What it does: Legal, tax and consulting services for banking and finance, construction and real estate, corporate and M&A, energy, labour and employment, mining and infrastructure, and taxation clients.
Best known for: DFDL claims to be a pioneer international legal service provider for emerging markets in Asia and the Mekong Region (ie Cambodia, China, Lao PDR, Myanmar, Thailand and Vietnam).
Staff stats: More than 350 employees.
The good bits: Some entry-level roles like market research and data steward require short-term overseas travel to Cambodia, Thailand and Vietnam.
The not so good bits: The firm seems to have limited opportunities for fresh graduates and interns. A majority of internships and entry-level jobs are in Cambodia.
DFDL’s name derives from the four founding partners of the law firm: Dirksen, Flipse, Doran and Le. These four individuals established DFDL in 1994. DFDL expanded their operations in 2011 to include Bangladesh, Indonesia and Singapore. The firm’s corporate footprint spans offices in Bangladesh, the Lao PDR, Singapore, Thailand, and Vietnam. DFDL also collaborates with partner firms in Cambodia, Indonesia, Myanmar and the Philippines.
The organisation specialises in consulting, legal and tax services for clients in the banking and finance, construction and real estate, corporate and M&A, energy, labour and employment, mining and infrastructure, and taxation sectors. More than 300 staff members work for the firm with over 150 advisers, 15 national partners and 12 regional partners.
Graduates and students can still send an online application even if they don’t see relevant vacancies. The firm keeps a record of interested candidates and refers to the database for future opportunities. DFDL may choose not to advertise some job openings and hire from the talent pool instead, so it’s best to submit a CV and cover letter despite the lack of available opportunities.
An application for an advisory role can take almost two months on average, but the role most likely applies to experienced individuals. There will be two rounds of job interviews with the hiring manager and company head. They will ask about a candidate’s education, language skills and reason for joining DFDL.
The firm accepts internships at their legal department, although these might be available only in certain regional offices (eg Cambodia and Vietnam). Internships normally start in January of every year.
DFDL requires interns at the Phnom Penh headquarters to have a bachelor’s degree in law, or they should be in their third or fourth year of studies. The firm only hires interns who can speak and write English and Khmer fluently. Other entry-level roles for fresh graduates include billing accountants and translators.
Aspiring interns must also have a law degree or be in their third or fourth year of studies. Experience in legal research and fluency in English will be an advantage. You should expect to work in Hanoi during the internship period. DFDL also hires recent graduates for market research and data stewards not only in Vietnam but also in Cambodia and Thailand.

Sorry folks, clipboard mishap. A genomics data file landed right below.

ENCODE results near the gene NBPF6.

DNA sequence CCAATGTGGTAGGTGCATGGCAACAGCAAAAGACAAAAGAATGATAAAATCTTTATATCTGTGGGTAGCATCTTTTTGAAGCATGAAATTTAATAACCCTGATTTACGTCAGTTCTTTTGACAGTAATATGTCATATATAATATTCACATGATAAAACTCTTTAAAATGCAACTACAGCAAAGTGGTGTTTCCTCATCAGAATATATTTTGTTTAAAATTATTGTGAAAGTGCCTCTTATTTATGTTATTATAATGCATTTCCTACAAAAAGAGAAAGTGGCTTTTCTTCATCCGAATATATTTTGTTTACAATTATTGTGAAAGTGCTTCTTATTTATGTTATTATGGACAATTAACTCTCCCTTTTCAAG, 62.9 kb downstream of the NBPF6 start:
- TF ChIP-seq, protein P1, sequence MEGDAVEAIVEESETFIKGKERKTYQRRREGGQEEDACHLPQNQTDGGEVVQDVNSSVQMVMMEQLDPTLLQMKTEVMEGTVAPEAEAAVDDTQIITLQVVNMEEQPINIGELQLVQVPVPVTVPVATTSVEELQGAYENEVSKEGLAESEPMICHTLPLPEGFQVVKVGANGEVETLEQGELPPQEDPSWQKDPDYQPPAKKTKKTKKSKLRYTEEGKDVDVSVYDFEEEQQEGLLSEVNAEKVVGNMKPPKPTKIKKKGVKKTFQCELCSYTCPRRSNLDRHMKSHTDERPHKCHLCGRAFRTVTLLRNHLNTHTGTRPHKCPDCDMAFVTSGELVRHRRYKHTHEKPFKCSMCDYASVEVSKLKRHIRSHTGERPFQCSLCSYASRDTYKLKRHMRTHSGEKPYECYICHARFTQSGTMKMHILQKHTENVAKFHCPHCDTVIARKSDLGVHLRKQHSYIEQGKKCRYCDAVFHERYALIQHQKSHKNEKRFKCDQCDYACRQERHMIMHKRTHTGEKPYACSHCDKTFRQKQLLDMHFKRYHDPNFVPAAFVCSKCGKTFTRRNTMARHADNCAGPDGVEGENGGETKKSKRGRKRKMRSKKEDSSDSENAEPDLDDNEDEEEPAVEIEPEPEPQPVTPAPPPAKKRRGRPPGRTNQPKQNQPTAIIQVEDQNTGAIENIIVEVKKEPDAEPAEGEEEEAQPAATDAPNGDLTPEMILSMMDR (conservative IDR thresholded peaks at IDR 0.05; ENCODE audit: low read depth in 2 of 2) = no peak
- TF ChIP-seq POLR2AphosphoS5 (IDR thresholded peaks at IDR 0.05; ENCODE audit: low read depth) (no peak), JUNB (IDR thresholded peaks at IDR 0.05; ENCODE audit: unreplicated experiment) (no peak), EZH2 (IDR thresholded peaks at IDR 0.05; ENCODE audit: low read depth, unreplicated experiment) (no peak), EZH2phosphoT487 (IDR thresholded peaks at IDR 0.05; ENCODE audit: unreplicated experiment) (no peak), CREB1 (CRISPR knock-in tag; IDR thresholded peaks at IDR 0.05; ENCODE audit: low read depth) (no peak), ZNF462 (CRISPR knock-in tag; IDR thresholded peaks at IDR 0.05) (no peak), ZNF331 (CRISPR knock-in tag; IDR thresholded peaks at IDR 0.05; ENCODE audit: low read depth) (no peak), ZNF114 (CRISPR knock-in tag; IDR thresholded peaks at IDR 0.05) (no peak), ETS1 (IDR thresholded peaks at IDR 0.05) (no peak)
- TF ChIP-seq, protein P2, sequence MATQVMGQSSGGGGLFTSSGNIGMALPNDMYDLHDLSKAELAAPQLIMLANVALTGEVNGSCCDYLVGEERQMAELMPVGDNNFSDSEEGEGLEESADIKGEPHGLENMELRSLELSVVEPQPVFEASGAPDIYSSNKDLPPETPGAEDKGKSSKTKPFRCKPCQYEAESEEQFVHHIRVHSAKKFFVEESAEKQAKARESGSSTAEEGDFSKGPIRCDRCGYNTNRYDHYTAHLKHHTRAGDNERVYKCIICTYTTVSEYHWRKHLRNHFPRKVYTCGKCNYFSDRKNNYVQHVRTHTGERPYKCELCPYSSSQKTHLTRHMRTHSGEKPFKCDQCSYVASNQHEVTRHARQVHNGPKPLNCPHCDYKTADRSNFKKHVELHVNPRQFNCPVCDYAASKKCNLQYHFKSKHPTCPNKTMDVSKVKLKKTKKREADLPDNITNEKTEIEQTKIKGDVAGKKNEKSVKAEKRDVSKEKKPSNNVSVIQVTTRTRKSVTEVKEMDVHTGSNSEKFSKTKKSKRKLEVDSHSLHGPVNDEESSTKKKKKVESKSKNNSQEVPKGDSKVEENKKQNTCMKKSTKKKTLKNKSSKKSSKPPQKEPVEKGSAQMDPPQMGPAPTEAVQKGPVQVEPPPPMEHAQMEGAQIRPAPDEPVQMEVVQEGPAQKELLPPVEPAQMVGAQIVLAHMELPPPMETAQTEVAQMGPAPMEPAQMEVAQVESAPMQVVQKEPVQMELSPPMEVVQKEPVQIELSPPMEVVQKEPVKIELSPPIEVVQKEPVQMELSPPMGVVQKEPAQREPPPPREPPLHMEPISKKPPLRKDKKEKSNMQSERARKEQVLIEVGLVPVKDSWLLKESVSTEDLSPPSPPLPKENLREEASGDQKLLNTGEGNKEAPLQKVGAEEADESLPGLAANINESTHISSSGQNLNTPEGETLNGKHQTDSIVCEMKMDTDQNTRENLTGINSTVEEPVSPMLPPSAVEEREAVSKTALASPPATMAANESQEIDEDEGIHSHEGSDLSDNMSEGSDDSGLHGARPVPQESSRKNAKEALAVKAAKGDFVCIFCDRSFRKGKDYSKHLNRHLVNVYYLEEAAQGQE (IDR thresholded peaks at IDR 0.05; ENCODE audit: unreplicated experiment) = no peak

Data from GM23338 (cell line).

The firm provides interns with an undisclosed monthly allowance. Salaries for entry-level roles at DFDL are commensurate with an individual’s experience and qualifications. Some positions like market research and data stewards offer the chance to work overseas for a short-term period. Some employees recognise the benefits of a competitive salary, but they believe that DFDL can improve their benefits package.
A career in the field of law entails long hours and demanding tasks. You may still enjoy a healthy work-life balance if you work as a translator at the Cambodia headquarters. Their schedule normally starts at 8 am and ends at 6 pm with a two-hour break from 12 pm to 2 pm.
The presence of global operations also indicates plenty of learning opportunities in international law. The opposite applies to career progression. You might be stuck in the same role for several years before advancing to a higher role.
DFDL’s peers in the international legal services sector include Garrigues, VDB Loi Ltd and Withersworldwide.
The firm actively takes parts in corporate social responsibility programs in Cambodia, Lao PDR, Myanmar and Vietnam.
DFDL has held an annual Tennis Training Fund since 2005. The initiative has supported the development of young players with the help of the Tennis Federation of Cambodia. The firm’s Legal Studies Fund has sponsored underprivileged law students. Other projects include the Clean Energy Practice, Henri Capitant and NGO partnerships.
DFDL joined the Women’s International Group in 2012 for charitable projects. Their US$2,000 donation to the Quality of Life Association has helped victims of unexploded ordnance, as well as financial assistance to the Lao Women’s Disabled Development Centre. The firm has sponsored the Lao Elephant Conservation Program’s activities since 2007 and the Cooperative Orthotic and Prosthetic Enterprise.
The group co-sponsored the Myanmar International Tennis Project in 2012 to promote the sport in the country. DFDL has also partnered with the Myanmar Women’s Development Association since 1999. The collaboration has helped orphans and students with school fees and other academic-related expenses.
The Mai Nha Children Foundation used a US$1,250 donation from DFDL to build two homes for 20 orphaned children and provide scholarships for over 80 students.
DFDL offers more employment opportunities for graduates in Cambodia than any other regional office. Individuals may be disappointed if they prefer a structured and fast-tracked career path, something that doesn’t seem to be evident at the firm. Graduates should still consider DFDL’s presence in Asia’s emerging markets, providing a wealth of experience that will be useful for any aspiring lawyer.